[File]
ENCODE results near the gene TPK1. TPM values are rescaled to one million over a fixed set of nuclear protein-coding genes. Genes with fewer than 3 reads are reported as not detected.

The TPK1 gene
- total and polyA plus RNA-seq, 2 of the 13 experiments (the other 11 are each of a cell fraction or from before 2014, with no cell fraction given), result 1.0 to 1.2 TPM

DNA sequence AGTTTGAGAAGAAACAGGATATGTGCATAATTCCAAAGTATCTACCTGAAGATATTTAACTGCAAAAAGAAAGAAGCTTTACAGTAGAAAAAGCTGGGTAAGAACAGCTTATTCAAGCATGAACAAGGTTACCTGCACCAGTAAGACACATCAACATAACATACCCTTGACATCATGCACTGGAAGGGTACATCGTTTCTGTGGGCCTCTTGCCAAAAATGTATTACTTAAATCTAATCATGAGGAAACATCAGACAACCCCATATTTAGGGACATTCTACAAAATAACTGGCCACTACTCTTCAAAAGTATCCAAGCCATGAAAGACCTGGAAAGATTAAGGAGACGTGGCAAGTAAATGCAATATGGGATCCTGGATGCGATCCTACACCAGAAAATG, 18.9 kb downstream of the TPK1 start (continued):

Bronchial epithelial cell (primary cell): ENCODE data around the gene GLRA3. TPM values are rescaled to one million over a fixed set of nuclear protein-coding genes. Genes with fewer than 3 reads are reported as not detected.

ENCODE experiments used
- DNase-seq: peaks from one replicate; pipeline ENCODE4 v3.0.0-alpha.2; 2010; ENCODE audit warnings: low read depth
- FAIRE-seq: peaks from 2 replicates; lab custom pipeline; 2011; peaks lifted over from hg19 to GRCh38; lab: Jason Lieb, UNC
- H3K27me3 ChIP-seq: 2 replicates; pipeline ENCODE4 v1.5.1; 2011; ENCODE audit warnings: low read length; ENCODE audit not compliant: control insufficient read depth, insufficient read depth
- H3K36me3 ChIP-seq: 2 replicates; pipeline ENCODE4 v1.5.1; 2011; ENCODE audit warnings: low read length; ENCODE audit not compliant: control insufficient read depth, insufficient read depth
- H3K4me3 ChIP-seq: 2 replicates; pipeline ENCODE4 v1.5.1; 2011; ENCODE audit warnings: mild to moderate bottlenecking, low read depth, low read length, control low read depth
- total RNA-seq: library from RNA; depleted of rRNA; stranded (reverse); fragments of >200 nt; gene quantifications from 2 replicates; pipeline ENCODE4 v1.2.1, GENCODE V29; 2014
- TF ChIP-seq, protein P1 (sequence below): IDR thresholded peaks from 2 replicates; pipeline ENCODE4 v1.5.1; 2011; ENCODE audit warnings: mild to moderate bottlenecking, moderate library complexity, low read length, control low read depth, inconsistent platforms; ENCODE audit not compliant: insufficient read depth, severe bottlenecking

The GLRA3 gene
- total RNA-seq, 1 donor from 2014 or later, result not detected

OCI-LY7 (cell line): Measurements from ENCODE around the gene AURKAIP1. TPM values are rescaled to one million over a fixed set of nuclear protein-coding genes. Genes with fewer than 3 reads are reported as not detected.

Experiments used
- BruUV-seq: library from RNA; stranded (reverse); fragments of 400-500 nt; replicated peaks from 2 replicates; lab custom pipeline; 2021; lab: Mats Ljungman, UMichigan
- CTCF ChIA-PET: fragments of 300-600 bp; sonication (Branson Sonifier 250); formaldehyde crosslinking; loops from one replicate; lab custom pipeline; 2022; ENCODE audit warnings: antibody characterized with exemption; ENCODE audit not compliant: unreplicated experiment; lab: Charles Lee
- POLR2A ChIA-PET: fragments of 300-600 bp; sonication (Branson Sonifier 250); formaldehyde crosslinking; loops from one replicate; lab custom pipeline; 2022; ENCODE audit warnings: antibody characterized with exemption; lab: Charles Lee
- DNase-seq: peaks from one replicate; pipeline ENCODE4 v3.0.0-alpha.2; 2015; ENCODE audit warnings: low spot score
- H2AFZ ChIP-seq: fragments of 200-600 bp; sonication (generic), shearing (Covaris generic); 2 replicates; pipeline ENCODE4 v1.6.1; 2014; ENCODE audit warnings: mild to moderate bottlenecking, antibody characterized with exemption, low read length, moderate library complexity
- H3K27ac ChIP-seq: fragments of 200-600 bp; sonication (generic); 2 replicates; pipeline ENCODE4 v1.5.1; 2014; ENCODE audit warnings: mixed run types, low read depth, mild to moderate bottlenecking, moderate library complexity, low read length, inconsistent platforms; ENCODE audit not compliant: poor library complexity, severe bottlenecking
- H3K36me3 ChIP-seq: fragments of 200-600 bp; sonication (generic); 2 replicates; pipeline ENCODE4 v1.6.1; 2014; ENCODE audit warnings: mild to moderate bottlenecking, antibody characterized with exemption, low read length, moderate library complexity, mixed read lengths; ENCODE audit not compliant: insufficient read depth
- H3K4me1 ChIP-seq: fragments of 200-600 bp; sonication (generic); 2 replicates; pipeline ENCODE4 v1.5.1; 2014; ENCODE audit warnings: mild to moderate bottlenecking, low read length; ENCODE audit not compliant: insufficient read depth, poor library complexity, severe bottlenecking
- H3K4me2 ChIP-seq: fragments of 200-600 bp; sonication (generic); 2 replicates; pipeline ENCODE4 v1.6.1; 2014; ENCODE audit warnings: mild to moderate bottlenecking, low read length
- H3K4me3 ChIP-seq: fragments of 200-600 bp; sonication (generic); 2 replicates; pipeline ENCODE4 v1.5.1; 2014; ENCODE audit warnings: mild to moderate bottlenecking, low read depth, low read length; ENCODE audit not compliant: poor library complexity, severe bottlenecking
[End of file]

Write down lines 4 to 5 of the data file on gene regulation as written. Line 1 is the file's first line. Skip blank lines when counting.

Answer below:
DNA sequence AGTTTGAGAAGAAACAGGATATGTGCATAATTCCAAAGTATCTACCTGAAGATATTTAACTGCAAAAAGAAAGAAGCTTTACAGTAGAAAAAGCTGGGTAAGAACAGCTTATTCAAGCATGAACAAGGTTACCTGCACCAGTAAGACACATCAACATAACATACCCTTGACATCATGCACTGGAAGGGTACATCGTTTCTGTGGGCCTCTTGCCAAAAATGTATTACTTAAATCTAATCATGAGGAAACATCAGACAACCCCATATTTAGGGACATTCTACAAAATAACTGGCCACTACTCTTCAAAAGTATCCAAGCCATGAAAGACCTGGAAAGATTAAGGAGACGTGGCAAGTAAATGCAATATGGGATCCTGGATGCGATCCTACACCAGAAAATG, 18.9 kb downstream of the TPK1 start (continued):

Bronchial epithelial cell (primary cell): ENCODE data around the gene GLRA3. TPM values are rescaled to one million over a fixed set of nuclear protein-coding genes. Genes with fewer than 3 reads are reported as not detected.